Without them, It would be impossible to track, test and monitor Covid-19 patients across India’s villages and cities. But over a million women health workers must now work with minimal protection, frequent abuse and attacks. The first of a 3 part series from a 16 state survey of ASHA workers.Mumbai/Hyderabad: It was 9 pm. Lakshmi Singh had just settled for dinner after an exhausting day in the field when she was summoned by the sarpanch. A group of migrant workers who had walked for several days had just entered her village, Raniya in the north eastern district of Bhind in

COVID-19

कोविड-19 के खिलाफ लड़ाई : गुस्सा और तनाव में भारत के फ्रंटलाइन वर्कर्स

रात के 9 बज रहे हैं. दिनभर की भाग-दौड़ के बाद अब लक्ष्मी सिंह खाने बैठी ही थीं कि सरपंच ने उन्हें बुला लिया.कई दिनों से पैदल चलकर अभी कुछ प्रवासी मजदूर उनके गांव पहुंचे थे. लक्ष्मी बीच में ही खाना छोड़कर उन लोगों को क्वारंटीन करने के लिए जरूरी कामों में जुट गईं. यह घटना मध्यप्रदेश के भिंड जिले के रानियां गांव की है.लक्ष्मी बताती हैं कि सबसे पहले समुदाय के जिस भी व्यक्ति में लक्षण होता है, वे लोग उसकी जांच करते हैं. इसके बाद ही डॉक्टरों का काम शुरू होता है. जब डॉक्टर गांव आते हैं तो

Rohini Charri, founder of community organistation Bhumi Gramutthan evam Sehbhagi Gramin Vikas Samiti, that works with women of the Bedia community

COVID-19

Women From The Bedia Community In Morena (MP) Suffer Disproportionately As Their Work Halts

The duration of lockdown has proven difficult for everyone, but it has been more challenging for those who belong to the marginalized sections of the society, particularly  those  dependent on daily wages for their survival. Such marginalised communities, amongst others, include – Nat, Bedia, Banchhada, Sansi, Kanjar, Kalbeliya, Sapera and other such communities whose families depend on their ability to earn each day.  These are from the Denotified, nomadic and semi-nomadic tribes faced historical injustices in both colonial as well as free India. They were classified as ‘criminal’ by the state as per the colonial  Criminal Tribes Act, 1871, stigmatising

Ujala Samooh collective women leaders from the tribal Meena and Bhil communities in Southern Rajasthan. Formed in 2011, the tribal women of Ujala Samooh have been organising tribal women in Rajasthan to claim their rights and entitlements. During the Covid-19 pandemic, they are working hard to bust misinformation and make relevant information around the pandemic and government welfare measures available to the citizens.

Adivasi Rights

Adivasi Women Collectives Busting Misinformation

Every morning, Kamla Bai ( 30) makes a round of the hamlets in the Saklal Panchayat in Udaipur district of Rajasthan. Her mission is to bust misinformation and rumours about the coronavirus pandemic among the people of her Panchayat.“ There are all kinds of rumours about coronavirus in the villages. One rumour is that people with symptoms will be taken by the hospital staff and shot in the head to stop the spread of the virus”, she says. Another rumour doing the rounds, especially among men, is that the disease can be cured by drinking Mahua (traditional home-made liquor), which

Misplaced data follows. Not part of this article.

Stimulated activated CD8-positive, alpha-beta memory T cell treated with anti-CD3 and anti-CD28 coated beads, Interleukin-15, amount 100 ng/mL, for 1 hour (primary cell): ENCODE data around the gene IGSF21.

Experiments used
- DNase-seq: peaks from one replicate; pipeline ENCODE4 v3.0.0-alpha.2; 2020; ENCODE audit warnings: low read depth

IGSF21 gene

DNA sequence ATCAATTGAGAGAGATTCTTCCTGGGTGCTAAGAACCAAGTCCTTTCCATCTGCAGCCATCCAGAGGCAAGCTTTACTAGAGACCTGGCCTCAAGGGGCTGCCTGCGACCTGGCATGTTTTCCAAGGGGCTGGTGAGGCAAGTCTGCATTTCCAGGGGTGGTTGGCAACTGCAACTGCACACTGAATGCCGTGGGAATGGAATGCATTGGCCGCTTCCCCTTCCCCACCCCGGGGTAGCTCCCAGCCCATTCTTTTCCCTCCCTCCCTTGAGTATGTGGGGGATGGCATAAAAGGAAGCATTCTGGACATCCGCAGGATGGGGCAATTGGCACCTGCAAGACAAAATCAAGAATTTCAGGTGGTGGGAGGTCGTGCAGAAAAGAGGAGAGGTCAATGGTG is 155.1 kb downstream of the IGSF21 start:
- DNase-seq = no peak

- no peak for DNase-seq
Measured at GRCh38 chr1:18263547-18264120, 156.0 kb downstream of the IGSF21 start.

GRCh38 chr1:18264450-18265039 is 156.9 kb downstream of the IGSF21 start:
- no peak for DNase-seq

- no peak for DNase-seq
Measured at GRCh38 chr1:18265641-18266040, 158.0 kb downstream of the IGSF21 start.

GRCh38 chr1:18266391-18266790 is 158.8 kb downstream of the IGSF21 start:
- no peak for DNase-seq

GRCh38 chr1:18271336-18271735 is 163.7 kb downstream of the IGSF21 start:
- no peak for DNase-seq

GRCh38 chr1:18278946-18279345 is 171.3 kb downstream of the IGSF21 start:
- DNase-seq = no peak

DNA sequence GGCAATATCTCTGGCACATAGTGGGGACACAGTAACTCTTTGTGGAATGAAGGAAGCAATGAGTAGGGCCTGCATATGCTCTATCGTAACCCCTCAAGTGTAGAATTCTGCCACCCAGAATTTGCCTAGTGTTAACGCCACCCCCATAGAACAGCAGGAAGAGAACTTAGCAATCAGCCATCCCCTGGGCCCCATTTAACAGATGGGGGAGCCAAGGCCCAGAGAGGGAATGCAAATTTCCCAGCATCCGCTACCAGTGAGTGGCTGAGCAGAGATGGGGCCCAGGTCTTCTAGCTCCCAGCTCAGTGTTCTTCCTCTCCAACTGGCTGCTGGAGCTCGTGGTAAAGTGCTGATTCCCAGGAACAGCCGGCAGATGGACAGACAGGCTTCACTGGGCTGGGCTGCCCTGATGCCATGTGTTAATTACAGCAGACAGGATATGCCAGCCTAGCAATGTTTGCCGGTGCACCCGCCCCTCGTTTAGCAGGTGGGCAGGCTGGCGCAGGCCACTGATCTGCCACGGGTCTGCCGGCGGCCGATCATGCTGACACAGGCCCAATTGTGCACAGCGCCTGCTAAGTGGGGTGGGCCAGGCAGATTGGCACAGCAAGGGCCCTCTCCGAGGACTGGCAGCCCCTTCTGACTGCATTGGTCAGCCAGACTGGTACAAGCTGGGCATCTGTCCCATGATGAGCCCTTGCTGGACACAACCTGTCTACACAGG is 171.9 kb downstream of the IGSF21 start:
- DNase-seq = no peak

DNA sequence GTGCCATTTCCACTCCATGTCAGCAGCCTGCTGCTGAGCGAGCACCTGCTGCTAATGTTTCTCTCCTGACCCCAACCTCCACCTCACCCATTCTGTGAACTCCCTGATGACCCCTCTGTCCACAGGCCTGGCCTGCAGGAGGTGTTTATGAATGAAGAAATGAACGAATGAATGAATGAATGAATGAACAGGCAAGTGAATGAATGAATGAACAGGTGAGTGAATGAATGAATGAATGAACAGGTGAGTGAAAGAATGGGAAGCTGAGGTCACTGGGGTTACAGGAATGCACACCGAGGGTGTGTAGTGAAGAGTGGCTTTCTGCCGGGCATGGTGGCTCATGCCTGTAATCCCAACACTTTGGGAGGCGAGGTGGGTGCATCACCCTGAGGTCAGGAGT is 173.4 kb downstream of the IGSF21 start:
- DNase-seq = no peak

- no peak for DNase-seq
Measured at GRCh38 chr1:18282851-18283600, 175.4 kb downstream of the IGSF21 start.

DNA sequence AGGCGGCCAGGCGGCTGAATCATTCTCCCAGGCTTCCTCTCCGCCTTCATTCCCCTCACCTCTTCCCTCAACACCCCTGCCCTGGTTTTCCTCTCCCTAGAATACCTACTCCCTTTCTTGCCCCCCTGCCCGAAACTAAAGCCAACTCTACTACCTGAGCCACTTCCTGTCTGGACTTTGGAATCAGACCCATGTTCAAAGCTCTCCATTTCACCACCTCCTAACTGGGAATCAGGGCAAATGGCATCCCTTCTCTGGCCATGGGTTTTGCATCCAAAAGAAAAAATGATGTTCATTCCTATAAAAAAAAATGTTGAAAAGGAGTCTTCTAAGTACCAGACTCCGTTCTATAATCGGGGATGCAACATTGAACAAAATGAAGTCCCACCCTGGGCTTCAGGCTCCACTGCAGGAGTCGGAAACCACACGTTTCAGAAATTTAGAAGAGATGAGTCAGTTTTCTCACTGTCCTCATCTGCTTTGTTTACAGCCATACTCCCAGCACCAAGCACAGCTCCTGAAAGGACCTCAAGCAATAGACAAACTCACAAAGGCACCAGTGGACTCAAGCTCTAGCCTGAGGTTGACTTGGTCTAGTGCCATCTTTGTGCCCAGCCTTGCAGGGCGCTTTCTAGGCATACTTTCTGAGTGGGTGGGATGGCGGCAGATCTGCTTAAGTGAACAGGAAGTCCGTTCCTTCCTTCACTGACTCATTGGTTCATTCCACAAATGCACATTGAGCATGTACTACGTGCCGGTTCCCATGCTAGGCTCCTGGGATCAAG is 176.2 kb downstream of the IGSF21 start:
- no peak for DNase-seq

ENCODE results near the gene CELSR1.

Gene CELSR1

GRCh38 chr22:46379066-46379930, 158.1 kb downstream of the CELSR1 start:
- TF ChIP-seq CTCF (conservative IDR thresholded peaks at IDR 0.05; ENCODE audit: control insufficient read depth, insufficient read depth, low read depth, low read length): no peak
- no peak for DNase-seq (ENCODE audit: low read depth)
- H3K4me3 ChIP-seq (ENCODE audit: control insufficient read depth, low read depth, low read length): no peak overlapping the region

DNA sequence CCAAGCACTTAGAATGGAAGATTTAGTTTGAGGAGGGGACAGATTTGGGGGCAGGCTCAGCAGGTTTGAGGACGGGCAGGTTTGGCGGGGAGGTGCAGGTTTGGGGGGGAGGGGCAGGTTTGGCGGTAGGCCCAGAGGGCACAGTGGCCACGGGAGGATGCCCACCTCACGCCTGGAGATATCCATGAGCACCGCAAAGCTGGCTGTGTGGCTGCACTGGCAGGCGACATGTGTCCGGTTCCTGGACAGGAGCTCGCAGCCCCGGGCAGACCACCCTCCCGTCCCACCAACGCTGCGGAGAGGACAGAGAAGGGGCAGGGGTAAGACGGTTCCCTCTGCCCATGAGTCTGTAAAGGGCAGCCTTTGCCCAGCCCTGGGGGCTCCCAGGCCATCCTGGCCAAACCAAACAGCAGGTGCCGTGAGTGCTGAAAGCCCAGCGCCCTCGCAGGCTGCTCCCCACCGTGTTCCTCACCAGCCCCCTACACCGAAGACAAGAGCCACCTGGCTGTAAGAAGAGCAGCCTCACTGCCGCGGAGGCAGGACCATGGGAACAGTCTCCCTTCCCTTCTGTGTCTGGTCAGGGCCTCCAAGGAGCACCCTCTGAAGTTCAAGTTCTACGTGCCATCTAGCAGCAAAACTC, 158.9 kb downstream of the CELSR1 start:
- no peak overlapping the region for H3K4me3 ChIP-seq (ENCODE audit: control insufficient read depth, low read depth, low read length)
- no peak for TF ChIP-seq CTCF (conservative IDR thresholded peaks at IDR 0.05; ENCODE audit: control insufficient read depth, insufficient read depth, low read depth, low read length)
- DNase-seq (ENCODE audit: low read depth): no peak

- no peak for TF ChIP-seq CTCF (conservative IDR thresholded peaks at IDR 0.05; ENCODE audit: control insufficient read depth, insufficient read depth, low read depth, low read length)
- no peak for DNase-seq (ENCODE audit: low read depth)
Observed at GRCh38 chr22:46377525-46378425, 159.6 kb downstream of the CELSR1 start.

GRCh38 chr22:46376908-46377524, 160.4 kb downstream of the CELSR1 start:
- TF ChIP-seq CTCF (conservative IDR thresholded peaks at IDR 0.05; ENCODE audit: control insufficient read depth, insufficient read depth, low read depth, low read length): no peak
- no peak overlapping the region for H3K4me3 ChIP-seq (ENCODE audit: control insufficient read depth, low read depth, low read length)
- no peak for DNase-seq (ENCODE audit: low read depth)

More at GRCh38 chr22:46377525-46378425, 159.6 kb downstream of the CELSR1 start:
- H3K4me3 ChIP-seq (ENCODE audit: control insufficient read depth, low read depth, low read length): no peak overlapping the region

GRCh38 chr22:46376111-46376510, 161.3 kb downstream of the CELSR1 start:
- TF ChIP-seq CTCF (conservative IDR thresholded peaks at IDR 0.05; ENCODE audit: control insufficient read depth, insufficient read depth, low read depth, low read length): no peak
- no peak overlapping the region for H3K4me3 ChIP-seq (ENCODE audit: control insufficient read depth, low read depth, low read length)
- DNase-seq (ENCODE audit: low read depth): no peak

Seasonal farm workers from Mantralayam in Kurnool district, Andhra Pradesh (AP), stranded in a chilli farm in Peddapalem in the state’s Guntur district. Thousands of intra-state migrants from other districts in AP who work as seasonal farm labour are stranded in their workplaces with little or no support from the government.

COVID-19

COVID-19: Intra-State Migrants Marooned Too

Peddapalem (Guntur district), Andhra Pradesh: Thousands of families of intra-state migrants are stranded on the margins of Guntur’s world-renowned chilli farms, scrambling to live on a meagre supply of grains and other provisions, and sheltering from 40 degree Celsius temperatures under tarpaulin, as they wait for the lockdown to end.The continuing ordeal of these chilli-farm workers–hailing mostly from Andhra Pradesh’s drought-ravaged Kurnool district–who have neither been accommodated in buildings nor received timely rations and cash from the district administration, suggests that poor migrants within states may be even worse off during the lockdown than inter-state migrants whose home states have been

Bitiya Murmu, a Santhal Adivasi woman leader based in Dumka in Jharkhand has been fighting a personal and a political battle for women’s land and inheritance rights within the Adivasi society. (Photo Courtesy: Bitiya Murmu)
Adivasi Rights

Where Are The Equal Rights For Adivasi Women?

For Bitiya Murmu (40), a Santhal Adivasi woman leader in Jharkhand, personal has become political. For the last ten years, she has been fighting a long battle with her male relatives to claim her rightful share to her ancestral property- a struggle which has since transformed into a statewide advocacy for land, property and inheritance rights for all Adivasi women in the state.Governed by unwritten customary laws, Adivasi women are not entitled to secure inheritance which pushes them into multiple levels of vulnerability within the society. In 1986, Juliana Lakra, an Oraon Adivasi woman filed a writ petition challenging the